Budget 2009

Posted on 7 Apr 2009 by The Manufacturer

Steve Radley, EEF, hopes the Chancellor delivers helpful action for manufacturers on Budget day...

Steve Radley, chief economist at EEF, hopes the Chancellor will deliver helpful action for manufacturers on Budget day (Apri 22), including one-off investment allowances and a payable tax credit for big companies engaged in research and development.

When the Chancellor stood to deliver his Pre-Budget statement last November the outlook for the global economy was pretty bleak.

Although it had yet to be confirmed at the time, the UK and most other developed economies were already in recession, financial markets looked perilously fragile and industry was being hit hard by the synchronised downturn on global markets. The policy response was a significant fiscal boost aimed at getting demand going again.

In the interim we have heard further announcements on loan guarantees for businesses; specific support for the car industry and fervent activity from the Bank of England to get credit markets moving again. But five months on, when Alistair Darling gets to his feet again on Budget day, he will do so against an even gloomier economic backdrop.

The Treasury’s Pre-Budget forecast for 2% growth in the world economy this year is now some way north of the consensus view and a much deeper contraction in the UK economy is now expected. And with tax revenues also coming in lower than expected, positive news is likely to be noticeably absent from the Chancellor’s speech. Despite an already hefty budget deficit, further intervention will nevertheless be needed if the UK is to avoid a more enduring recession.

All eyes on the Chancellor

For manufacturers, who have been increasingly dependent on demand from across the world in recent years, actions beyond the UK will matter too. But the sector will still be looking to the Chancellor to bring forward measures that will help to alleviate the acute pressures that companies are facing in the current economic climate. Importantly, these will need to focus on areas that will ensure manufacturing is in the best shape possible to take advantage of the recovery, when it comes. Any future ‘rebalancing’ of the economy — something which policy makers of all political persuasions are becoming increasingly vocal about — will depend on manufacturers coming through this downturn and out the other side.

Chief among the immediate pressures facing companies is the deterioration in companies’ cashflow positions. Reduced credit availability, customers stretching payment times and depressed profit margins are all taking their toll. And combined with uncertainty about demand prospects, investment plans are set to take a serious knock this year. Investment cutbacks and the potential loss of significant numbers of highly skilled employees — both of which are cornerstones of companies’ competitiveness — put a serious question mark on how well equipped manufacturing will be when demand returns.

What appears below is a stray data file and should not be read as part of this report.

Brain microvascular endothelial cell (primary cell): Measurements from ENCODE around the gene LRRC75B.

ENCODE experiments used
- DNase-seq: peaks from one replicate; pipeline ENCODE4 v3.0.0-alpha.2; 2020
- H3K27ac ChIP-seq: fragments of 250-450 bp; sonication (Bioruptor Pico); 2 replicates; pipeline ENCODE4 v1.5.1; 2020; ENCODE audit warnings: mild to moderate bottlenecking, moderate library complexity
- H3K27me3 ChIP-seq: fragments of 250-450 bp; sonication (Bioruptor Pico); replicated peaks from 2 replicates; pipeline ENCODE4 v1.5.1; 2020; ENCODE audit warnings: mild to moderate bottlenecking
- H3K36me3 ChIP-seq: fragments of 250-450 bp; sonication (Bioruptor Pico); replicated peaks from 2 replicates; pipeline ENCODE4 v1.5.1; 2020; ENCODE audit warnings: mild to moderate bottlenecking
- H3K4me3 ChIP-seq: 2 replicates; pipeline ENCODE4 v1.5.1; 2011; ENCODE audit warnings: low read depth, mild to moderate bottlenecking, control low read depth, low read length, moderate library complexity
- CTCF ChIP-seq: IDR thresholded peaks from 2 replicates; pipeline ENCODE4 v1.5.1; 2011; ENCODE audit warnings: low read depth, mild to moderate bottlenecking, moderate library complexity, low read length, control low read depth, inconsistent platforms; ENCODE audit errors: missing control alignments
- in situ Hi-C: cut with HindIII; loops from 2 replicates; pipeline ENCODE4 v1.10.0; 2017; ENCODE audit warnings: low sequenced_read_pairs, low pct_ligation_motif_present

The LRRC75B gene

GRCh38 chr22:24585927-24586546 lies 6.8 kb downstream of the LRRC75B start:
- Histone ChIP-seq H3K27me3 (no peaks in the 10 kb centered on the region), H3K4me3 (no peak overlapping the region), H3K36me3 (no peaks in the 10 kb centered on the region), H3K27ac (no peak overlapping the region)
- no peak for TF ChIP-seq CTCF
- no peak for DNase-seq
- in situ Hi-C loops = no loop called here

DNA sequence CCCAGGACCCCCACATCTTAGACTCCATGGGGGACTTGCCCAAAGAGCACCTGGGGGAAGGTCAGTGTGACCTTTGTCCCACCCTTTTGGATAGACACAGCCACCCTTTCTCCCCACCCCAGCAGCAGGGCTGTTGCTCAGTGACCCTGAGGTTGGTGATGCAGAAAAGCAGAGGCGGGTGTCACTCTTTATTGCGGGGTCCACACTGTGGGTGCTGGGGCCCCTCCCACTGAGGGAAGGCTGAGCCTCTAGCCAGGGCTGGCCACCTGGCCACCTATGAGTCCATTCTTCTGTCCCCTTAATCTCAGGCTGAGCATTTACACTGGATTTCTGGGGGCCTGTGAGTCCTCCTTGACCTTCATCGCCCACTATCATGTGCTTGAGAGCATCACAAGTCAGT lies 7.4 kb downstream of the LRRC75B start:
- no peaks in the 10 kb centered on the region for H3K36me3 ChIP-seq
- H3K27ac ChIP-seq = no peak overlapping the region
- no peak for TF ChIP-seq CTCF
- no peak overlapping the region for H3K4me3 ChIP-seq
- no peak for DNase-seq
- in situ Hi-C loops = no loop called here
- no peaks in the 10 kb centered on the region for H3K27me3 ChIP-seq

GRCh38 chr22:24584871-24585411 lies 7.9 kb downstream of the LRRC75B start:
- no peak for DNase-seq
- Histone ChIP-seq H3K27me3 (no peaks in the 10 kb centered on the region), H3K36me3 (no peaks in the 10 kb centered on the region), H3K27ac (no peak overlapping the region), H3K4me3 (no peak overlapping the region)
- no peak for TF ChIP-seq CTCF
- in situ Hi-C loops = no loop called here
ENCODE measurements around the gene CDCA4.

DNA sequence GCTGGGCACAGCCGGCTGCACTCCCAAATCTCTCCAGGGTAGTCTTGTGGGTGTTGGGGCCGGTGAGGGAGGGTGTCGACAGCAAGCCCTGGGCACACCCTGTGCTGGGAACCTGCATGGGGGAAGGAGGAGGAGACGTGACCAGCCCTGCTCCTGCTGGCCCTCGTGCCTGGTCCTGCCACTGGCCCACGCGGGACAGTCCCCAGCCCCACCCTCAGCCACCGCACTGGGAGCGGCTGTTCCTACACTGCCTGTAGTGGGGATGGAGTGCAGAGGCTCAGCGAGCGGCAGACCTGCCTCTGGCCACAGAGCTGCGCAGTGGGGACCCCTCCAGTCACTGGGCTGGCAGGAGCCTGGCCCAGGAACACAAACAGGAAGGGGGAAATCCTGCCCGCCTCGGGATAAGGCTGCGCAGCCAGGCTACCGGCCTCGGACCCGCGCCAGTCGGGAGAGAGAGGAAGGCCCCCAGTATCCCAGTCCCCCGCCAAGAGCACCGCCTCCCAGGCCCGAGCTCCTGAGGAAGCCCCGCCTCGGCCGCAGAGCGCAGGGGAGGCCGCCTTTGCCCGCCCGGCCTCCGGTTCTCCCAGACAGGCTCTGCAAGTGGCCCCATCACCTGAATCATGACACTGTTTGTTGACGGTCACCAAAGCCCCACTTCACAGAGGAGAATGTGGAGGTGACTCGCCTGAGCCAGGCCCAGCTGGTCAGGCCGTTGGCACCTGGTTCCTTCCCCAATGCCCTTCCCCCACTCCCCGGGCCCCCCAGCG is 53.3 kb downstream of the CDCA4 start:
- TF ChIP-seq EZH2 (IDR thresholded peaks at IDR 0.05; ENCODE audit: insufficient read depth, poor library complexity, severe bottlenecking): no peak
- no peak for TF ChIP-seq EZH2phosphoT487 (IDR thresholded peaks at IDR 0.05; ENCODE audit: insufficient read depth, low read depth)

This is, therefore, where the Chancellor needs to focus further government intervention. The current state of the public finances offer little scope for further big tax and spend giveaways and there is the real risk that business will end up paying in the long run. Better to focus on targeted measures which can offer the best long term bang for the limited bucks available. Equally the aim must be to support the efforts companies themselves have made to improve competitiveness and productivity in recent years.

Skills, investment, innovation

With that in mind companies are looking for action on three fronts — skills, investment and innovation. Following the lead of a number of our European competitors, more flexible support for employees moving to shorttime working would help companies, already doing their utmost to avoid redundancies and hold on to important skills. A one-off, time-limited hike in investment allowances could ensure that spending plans on new plant and machinery remains on track in the coming year.

And a payable tax credit for larger companies engaging in research and development that will support the UK’s shift to a lower carbon economy would keep innovation high on companies’ agendas. These three policy measures, together, would help keep UK manufacturers at the top of the competitiveness league when the recovery starts to take root.

It will come as no surprise that, as an employers’ organisation, we also want to ensure that cash constrained companies are not imposed with new or additional cost and regulatory burdens. This is particularly important for internationally mobile sectors, such as manufacturing. Firms will be making an assessment of their costs across their worldwide operations and additional costs or a reduction in workforce flexibility would have consequences for decisions on capacity in the UK. The planned increase in business rates, due to come on stream in April, is therefore extremely unhelpful.

A mixed and balanced economy in the future hangs on manufacturers’ ability to ride out the current turmoil in financial markets and the sharp fall in global demand. What our manufacturing base looks like in the future will hinge on decisions made now. Investment in manufacturing is for the long haul and without support to overcome immediate barriers the economy will continue on its current and rather less stable path.